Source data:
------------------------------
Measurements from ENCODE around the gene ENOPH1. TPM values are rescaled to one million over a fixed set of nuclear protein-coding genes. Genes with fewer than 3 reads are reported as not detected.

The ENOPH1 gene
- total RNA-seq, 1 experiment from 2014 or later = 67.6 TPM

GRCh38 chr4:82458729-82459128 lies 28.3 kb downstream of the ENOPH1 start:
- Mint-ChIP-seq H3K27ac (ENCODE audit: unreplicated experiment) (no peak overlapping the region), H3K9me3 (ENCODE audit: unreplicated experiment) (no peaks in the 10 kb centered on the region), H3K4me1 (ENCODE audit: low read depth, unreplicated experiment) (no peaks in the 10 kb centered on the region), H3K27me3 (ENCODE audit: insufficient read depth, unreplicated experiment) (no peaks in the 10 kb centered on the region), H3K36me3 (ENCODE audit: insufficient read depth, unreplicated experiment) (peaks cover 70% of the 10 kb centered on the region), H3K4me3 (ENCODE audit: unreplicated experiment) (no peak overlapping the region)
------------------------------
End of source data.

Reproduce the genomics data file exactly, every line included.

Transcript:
Measurements from ENCODE around the gene ENOPH1. TPM values are rescaled to one million over a fixed set of nuclear protein-coding genes. Genes with fewer than 3 reads are reported as not detected.

The ENOPH1 gene
- total RNA-seq, 1 experiment from 2014 or later = 67.6 TPM

GRCh38 chr4:82458729-82459128 lies 28.3 kb downstream of the ENOPH1 start:
- Mint-ChIP-seq H3K27ac (ENCODE audit: unreplicated experiment) (no peak overlapping the region), H3K9me3 (ENCODE audit: unreplicated experiment) (no peaks in the 10 kb centered on the region), H3K4me1 (ENCODE audit: low read depth, unreplicated experiment) (no peaks in the 10 kb centered on the region), H3K27me3 (ENCODE audit: insufficient read depth, unreplicated experiment) (no peaks in the 10 kb centered on the region), H3K36me3 (ENCODE audit: insufficient read depth, unreplicated experiment) (peaks cover 70% of the 10 kb centered on the region), H3K4me3 (ENCODE audit: unreplicated experiment) (no peak overlapping the region)